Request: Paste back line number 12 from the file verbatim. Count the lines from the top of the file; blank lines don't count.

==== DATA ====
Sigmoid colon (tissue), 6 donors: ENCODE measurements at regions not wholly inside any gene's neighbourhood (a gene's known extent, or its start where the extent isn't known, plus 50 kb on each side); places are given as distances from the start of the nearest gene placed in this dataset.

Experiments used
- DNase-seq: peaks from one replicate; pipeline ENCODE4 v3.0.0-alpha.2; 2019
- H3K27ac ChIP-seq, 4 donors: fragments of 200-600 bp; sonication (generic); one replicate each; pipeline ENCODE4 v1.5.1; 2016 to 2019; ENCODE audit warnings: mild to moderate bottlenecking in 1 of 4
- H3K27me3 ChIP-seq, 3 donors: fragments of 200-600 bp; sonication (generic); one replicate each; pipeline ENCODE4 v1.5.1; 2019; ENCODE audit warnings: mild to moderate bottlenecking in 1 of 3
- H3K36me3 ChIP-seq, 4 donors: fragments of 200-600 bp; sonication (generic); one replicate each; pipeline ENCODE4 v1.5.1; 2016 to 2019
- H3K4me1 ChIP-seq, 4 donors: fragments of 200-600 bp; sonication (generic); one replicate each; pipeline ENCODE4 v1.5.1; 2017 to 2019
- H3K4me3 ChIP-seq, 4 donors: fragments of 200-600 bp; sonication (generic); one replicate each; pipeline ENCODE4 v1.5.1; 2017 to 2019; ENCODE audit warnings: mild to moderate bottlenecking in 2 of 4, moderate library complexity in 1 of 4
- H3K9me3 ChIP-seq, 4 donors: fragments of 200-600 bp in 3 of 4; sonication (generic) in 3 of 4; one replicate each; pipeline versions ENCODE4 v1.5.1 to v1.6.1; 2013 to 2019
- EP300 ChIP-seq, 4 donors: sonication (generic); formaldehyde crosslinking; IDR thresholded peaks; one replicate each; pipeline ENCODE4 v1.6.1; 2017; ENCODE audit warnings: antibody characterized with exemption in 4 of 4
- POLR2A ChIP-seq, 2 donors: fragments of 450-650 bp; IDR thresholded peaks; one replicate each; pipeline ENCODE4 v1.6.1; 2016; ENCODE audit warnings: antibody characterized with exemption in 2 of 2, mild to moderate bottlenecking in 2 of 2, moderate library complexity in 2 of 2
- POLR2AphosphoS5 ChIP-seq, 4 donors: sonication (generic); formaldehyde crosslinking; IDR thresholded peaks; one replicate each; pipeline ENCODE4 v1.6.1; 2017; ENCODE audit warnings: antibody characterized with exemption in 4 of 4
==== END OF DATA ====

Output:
- POLR2AphosphoS5 ChIP-seq, 4 donors: sonication (generic); formaldehyde crosslinking; IDR thresholded peaks; one replicate each; pipeline ENCODE4 v1.6.1; 2017; ENCODE audit warnings: antibody characterized with exemption in 4 of 4